Data scientists focus on big data ethics

Professionals working with big data analytics agree that there needs to be a stronger focus on ethics within their sector and that consumers should be concerned about the potential privacy implications of giving up their personal information.

These are among the findings of a survey carried out at the 2013 Joint Statistics Meetings Conference, which took place last month in Montreal. The majority of data scientists attending the event said that customers need to pay attention to this area, with 88 percent stating this is an issue.

Four out of five respondents added there needs to be an ethical framework in place for the collection and use of personal data. More than half said this already plays a major role in their research, while a further 28 percent said there should be industry-wide standards implemented.

There was a particularly strong focus on this in sectors such as life sciences and healthcare, which frequently deal with highly sensitive personal information. 92 percent of data scientists working in this industry stated that clear guidelines are necessary.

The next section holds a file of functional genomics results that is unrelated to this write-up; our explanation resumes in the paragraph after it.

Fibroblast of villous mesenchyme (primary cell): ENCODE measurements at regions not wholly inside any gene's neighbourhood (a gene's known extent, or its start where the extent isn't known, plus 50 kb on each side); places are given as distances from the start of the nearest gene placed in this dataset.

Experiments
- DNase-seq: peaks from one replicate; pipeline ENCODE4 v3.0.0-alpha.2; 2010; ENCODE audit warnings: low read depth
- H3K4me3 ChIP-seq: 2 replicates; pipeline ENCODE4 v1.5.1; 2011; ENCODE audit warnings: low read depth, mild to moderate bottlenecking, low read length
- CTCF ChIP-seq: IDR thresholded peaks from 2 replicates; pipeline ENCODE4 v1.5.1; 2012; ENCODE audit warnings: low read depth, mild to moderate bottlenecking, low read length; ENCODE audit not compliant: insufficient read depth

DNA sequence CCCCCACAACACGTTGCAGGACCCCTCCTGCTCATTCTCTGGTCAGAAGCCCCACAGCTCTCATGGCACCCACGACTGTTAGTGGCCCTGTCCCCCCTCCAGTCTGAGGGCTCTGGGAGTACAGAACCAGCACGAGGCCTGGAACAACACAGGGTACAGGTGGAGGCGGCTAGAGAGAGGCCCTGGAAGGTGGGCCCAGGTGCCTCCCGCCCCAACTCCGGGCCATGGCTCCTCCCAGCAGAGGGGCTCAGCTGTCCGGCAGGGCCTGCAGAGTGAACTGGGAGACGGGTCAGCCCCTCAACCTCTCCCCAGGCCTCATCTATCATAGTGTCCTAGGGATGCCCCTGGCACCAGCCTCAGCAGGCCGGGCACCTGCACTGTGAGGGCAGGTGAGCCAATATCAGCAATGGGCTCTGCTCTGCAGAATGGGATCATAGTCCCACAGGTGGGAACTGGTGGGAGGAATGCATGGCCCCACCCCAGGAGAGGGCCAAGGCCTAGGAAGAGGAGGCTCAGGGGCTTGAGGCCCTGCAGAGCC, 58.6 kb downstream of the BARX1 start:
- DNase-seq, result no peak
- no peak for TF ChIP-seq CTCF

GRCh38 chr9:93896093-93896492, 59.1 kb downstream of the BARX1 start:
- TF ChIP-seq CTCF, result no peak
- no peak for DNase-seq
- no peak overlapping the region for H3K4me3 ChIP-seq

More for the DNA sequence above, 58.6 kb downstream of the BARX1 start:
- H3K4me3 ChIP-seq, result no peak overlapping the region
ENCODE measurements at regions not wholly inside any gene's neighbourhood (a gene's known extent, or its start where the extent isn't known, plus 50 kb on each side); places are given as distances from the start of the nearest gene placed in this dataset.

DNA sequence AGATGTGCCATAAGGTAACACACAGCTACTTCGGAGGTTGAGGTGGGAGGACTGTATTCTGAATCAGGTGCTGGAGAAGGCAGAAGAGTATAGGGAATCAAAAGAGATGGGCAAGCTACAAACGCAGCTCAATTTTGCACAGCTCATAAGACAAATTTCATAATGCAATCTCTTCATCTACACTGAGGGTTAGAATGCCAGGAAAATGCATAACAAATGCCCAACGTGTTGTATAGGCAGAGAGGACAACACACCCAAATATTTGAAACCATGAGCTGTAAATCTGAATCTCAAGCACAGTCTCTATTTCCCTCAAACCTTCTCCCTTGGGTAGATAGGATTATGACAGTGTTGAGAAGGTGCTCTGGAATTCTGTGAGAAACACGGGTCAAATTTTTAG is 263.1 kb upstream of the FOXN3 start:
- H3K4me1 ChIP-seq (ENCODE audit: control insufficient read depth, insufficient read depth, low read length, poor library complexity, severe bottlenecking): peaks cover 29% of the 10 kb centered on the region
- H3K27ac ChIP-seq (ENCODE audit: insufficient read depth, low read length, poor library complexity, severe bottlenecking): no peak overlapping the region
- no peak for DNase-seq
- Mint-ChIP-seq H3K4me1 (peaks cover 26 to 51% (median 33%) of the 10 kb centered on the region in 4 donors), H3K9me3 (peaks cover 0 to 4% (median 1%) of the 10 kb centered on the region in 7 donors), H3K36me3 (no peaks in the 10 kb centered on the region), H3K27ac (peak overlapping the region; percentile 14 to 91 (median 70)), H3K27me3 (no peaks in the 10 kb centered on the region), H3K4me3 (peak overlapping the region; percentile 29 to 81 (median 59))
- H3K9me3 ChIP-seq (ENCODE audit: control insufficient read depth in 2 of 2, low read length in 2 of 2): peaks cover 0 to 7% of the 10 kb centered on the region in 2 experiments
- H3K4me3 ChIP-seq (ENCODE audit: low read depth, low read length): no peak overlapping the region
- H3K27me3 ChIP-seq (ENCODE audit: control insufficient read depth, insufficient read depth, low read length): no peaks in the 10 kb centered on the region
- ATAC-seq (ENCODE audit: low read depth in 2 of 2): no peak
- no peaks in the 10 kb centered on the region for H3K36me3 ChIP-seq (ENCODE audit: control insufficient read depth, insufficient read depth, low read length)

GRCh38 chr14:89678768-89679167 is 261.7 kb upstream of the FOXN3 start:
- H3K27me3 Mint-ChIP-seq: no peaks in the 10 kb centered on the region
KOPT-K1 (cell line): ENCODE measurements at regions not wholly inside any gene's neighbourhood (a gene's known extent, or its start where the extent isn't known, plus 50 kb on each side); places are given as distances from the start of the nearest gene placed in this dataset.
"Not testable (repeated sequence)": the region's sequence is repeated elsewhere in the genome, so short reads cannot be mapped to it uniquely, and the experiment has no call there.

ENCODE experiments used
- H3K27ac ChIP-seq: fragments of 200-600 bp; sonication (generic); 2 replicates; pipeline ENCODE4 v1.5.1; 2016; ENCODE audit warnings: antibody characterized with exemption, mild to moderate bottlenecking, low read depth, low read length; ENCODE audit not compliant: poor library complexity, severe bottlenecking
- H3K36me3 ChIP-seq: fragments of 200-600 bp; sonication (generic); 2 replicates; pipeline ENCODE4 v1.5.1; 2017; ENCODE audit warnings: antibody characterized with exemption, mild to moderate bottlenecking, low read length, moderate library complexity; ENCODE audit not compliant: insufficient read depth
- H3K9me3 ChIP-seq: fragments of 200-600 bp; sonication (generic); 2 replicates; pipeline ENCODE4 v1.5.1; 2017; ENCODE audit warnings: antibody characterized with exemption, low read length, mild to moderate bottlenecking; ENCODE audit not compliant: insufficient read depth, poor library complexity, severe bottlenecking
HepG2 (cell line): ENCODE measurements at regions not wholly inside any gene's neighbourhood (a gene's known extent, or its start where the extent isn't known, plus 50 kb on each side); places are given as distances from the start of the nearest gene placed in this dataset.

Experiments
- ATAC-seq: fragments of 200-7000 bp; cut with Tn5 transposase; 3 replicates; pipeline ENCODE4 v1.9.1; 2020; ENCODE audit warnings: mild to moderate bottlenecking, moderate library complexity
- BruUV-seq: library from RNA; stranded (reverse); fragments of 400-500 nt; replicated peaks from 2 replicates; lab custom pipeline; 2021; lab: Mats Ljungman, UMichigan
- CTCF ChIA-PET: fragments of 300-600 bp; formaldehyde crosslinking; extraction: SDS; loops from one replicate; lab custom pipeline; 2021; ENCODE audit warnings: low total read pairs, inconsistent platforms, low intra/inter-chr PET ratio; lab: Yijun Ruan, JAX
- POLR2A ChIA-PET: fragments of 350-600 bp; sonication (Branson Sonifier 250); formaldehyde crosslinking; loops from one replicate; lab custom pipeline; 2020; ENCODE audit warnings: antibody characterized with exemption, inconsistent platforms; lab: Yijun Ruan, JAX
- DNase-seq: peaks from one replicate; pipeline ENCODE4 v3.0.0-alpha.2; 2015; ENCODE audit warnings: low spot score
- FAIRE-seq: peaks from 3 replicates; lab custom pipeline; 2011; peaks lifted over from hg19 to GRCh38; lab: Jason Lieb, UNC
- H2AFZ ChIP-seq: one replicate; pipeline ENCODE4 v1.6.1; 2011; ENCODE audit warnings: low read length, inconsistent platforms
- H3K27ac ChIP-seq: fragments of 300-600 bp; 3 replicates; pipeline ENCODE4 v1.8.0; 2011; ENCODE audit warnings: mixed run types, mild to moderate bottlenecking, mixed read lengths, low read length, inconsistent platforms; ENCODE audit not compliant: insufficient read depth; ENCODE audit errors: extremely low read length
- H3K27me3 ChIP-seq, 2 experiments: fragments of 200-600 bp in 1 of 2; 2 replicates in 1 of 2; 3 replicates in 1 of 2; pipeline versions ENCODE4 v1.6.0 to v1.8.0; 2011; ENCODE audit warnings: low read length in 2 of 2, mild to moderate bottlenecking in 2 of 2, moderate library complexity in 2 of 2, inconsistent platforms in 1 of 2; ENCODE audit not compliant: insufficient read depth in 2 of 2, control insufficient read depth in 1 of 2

In an interview with InformationWeek, David Smith vice-president of corporate marketing for Revolution Analytics, which conducted the research, said it is not surprising that there is such a strong recognition of the importance of ethics and privacy protection among data scientists, as these professionals work with sensitive information every day and get to see first hand the power of data.

“Statisticians and data scientists are uniquely positioned to understand the privacy implications of data, especially the implications of combining lots of different data sources together, which is happening a lot today,” he said.

Mr Smith added that while powerful data analytics tools can be used to put personal information to very good use, there is also the potential for it to be used for “nefarious” purposes, which is a potential danger that is widely recognized by data scientists.

He added that in the wake of privacy scandals such as the NSA spying revelations, it is clear that there is plenty of room for improvement when it comes to the ethical handling of data and reassuring consumers that such information will not be misused.